IRL The Flash

A Follow Up From Our Candice And Danielle Article From Yesterday


We wanted to thank every person who gave our article about the cancel culture surrounding Candice Patton and Danielle Panabaker a look. It means so much to us that there are people out there that want to stop this horrible lifestyle that people are fully committed to. However, we want to address the comments we’ve gotten on Twitter. We thought we would follow up.

While the post has gotten likes and retweets, it was the comments that disturbed us. While what people weren’t saying overly terrible things, there was basically the same toxic attitude that Candice and Danielle put up with on a daily basis from ‘fans’. We even went so far as to block people.

Normally, we don’t like having do that, but we will in order to keep the conversation positive. We were also accused of not checking our facts. Excuse us, but you don’t know the first thing about journalism. We don’t publish something unless we know our sources are legitimate. With that said, this post has zero to do with calling out Candice and Danielle fangirls. We’re not going to go as low as them as that is not what this blog is about.

Stopping Cancel Culture Is Important

We’ve said this before, we’ll say it again. Cancel Culture is TOXIC. Spell it out. T-O-X-I-C. What does that spell? Toxic. It’s a bad thing. The goal of the post we did yesterday was to expose how unfair it is that diehard fans would trash the actress they didn’t like due to information from gossip sites which they foolishly believe to be true.

Again, we need to stress that there are sources that will do anything for clicks. We’re not going to call them out, but they’re definitely out there. There is so much that we can do to slow the spread of this type of culture. It shocks us that every few days, a hashtag trends of Twitter that states someone should be cancelled.

People are entitled to their views, but they need to be called out when they become extreme. Especially diehard fans who accuse one person being a diva while the other is deemed a racist. Social media and recorded interviews don’t paint a perfect picture into someone’s relationship with another person. It doesn’t take a genius detective to see holes in one’s assumptions.

Because fans follow an actor’s every move online, doesn’t mean they actually know the person and what they’re like. Same applies to Danielle and Candice. Yes, they’re both very different women, but they have one common goal: to work and make a difference.

What also irked us was one of the comments claimed that we were trying to cancel Candice and Danielle. No. We weren’t and that was NEVER the intent. Toxic fans were twisting our words to make US look like the cancellers. Also, we’re not going to explain ourselves to a troll.

It Shouldn’t Matter What The Person Looks Like And You Don’t Know The Actors Personally

A lot of Flash fans who follow the comics were up in arms when Candice was cast as Iris, given the character is traditionally white with red hair. However, no one complained when Mehcad Brooks was cast on Supergirl as James ‘Jimmy’ Olsen.

Even now, unhappy fans have been sending Candice abusive and racist messages though it has been 7 years since The Flash debuted. Social media should be used as a tool for good. Not a tool for destroying people’s lives. It is terrible that actors are abused by fans of a fandom for simply doing their job.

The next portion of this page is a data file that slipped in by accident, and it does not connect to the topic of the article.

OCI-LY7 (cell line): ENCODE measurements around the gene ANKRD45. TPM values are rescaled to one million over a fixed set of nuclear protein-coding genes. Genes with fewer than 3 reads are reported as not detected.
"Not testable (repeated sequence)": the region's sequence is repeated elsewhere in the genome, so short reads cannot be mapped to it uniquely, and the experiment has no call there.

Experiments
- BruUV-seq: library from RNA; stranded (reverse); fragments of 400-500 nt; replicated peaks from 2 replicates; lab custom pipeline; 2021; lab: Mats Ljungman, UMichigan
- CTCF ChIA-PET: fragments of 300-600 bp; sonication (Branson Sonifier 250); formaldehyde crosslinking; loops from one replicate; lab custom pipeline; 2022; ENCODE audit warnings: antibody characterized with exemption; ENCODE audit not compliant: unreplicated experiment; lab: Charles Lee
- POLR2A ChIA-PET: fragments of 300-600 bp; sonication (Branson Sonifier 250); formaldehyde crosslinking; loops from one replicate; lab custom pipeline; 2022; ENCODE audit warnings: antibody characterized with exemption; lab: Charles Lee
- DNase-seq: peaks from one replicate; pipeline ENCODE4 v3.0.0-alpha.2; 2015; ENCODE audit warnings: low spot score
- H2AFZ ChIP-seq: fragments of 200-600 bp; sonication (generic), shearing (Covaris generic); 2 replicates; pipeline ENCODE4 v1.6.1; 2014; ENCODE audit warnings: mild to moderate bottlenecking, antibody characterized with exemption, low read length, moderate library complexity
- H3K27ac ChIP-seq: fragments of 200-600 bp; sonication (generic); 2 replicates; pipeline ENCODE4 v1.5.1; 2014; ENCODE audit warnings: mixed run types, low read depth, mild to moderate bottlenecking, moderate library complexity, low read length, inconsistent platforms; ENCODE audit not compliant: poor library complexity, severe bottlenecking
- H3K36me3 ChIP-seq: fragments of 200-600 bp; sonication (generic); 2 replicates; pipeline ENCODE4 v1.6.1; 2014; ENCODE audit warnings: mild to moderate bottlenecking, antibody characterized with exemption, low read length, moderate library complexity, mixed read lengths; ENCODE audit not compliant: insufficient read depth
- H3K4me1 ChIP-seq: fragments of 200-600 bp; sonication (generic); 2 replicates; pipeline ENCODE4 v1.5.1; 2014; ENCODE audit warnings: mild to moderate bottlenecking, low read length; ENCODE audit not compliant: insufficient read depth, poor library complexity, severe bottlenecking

Candice has spoken out about how difficult it has been to be a black actress and we applaud that. We’ve never denied that. It’s been great to have her play a version of Iris that pre-2014 didn’t seem to be a possibility for superhero stories on television. She has changed the landscape for more diversity in casting on television and in film.

Also, fans love to think that they know the stars of any production personally when they don’t. Just because you follow their careers and everything they post on social media, does not mean you’re their friend. THEY don’t owe you anything.

Follow What Is Right

While it’s great that fans want to stand up for their favourite stars when they become targets of hate, but accusing their co-stars of things that probably never happened is just plain wrong. As we’ve stated before, social media posts, recorded interviews, and made up speculation doesn’t even cover who celebrities truly are.

Unless you know the actor personally, you don’t know a single thing about their daily lives outside of what they show online. Sure, things can be taken out of context like what happened with the Sasha Exeter and Jessica Mulroney debacle. You don’t see Candice and Danielle tearing each other down. They handle their own lives and if they are feuding, one or both of them will be fired from The Flash if it turns nasty on set.

Needless to say, Candice and Danielle are both professionals who wouldn’t risk their careers because of a difference of opinion. No one person – regardless of their skin colour, race, sexual orientation, or their beliefs – have to agree on everything. They don’t even have to be friends.

No One Right Way

There is no one right way to follow an actor or fandom, but it should be done with respect for everyone including the other actors who you might not like. You don’t have to agree with us or anyone else, but remember you’re representing a fandom and people are going to look up to you.

About Author

C.J. Hawkings has written for the now-defunct Entertainment website, Movie Pilot and the still functioning WhatCulture and ScreenRant. She now writes for FanSided and is loving it!

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